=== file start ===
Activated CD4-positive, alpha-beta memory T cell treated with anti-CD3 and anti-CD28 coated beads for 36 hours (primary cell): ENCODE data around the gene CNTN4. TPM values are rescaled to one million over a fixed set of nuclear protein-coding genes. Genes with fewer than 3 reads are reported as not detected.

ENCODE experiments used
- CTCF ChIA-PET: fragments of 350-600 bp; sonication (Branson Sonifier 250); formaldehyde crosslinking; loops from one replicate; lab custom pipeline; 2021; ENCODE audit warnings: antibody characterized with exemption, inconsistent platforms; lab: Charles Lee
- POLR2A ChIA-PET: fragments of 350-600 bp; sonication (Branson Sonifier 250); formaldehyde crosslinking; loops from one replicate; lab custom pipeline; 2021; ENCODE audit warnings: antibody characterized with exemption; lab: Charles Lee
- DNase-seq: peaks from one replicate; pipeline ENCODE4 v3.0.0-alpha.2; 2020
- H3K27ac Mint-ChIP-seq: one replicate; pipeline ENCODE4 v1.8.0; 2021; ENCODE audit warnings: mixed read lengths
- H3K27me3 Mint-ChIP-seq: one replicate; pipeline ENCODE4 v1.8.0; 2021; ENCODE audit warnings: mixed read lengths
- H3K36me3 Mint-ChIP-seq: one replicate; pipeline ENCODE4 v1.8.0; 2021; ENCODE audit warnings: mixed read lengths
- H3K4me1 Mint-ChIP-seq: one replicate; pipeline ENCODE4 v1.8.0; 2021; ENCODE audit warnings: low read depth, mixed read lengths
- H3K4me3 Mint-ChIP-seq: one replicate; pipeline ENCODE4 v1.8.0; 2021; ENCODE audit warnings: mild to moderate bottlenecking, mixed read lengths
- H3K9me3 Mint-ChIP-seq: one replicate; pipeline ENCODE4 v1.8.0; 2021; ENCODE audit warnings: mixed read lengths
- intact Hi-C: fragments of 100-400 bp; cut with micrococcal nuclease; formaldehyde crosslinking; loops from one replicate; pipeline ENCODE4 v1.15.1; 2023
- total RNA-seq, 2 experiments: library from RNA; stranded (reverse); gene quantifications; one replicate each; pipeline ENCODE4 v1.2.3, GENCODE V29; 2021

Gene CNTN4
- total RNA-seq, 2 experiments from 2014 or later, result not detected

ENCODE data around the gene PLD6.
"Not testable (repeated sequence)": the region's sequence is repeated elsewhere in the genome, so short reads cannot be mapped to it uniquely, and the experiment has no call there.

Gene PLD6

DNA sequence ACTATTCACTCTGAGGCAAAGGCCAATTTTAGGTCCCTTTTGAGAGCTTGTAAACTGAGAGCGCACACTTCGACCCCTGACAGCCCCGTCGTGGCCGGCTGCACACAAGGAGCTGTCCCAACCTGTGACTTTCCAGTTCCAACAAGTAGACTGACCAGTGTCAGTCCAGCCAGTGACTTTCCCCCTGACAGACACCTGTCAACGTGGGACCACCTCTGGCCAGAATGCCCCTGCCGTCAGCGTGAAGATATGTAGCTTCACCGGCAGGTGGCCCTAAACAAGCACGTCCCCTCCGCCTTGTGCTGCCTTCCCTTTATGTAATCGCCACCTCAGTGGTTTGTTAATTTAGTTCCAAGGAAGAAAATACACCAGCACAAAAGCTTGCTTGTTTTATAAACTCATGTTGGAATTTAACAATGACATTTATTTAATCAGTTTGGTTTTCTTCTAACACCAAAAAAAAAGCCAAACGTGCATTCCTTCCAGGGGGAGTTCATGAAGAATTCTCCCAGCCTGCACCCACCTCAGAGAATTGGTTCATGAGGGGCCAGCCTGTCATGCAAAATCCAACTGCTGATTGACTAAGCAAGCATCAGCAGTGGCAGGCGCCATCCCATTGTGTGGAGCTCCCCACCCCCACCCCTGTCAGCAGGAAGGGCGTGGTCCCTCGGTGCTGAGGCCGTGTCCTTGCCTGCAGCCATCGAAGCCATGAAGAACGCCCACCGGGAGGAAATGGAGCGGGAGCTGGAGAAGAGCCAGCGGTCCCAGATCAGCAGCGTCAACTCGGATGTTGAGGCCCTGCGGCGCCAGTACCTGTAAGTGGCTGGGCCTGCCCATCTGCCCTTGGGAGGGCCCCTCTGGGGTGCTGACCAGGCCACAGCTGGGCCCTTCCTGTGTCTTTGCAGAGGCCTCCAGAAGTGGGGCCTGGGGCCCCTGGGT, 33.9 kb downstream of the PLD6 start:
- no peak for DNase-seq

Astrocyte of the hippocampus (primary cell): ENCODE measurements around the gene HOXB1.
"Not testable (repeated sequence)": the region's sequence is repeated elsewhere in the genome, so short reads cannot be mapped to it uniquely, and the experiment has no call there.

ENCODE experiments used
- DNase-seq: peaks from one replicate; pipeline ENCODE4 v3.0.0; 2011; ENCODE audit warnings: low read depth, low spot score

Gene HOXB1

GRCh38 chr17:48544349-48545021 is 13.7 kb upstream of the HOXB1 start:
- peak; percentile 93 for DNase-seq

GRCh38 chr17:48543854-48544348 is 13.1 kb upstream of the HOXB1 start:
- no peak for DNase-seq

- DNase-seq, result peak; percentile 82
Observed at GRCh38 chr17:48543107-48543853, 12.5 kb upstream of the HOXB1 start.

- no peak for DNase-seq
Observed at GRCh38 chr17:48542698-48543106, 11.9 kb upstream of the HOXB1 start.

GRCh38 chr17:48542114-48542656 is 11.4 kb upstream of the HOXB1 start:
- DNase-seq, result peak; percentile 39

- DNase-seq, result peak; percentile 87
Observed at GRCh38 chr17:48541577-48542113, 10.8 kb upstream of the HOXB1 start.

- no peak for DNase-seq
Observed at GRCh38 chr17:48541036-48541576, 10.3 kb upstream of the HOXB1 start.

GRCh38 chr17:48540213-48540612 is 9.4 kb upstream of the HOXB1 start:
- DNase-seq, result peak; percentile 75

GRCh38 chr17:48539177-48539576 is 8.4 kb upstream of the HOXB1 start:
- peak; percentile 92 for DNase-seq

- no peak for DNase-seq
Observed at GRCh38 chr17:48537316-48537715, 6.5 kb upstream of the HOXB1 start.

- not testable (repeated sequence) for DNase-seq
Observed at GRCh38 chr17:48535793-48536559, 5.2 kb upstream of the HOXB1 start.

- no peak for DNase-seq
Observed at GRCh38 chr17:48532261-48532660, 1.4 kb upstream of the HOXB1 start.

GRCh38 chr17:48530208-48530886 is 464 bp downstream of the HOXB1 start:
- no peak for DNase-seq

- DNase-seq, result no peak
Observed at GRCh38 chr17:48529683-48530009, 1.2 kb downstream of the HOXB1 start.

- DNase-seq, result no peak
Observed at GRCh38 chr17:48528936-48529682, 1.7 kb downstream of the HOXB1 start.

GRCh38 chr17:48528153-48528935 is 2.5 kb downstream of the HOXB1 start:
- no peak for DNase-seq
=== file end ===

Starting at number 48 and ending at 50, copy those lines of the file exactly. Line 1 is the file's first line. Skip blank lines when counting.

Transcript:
- no peak for DNase-seq
Observed at GRCh38 chr17:48532261-48532660, 1.4 kb upstream of the HOXB1 start.

GRCh38 chr17:48530208-48530886 is 464 bp downstream of the HOXB1 start: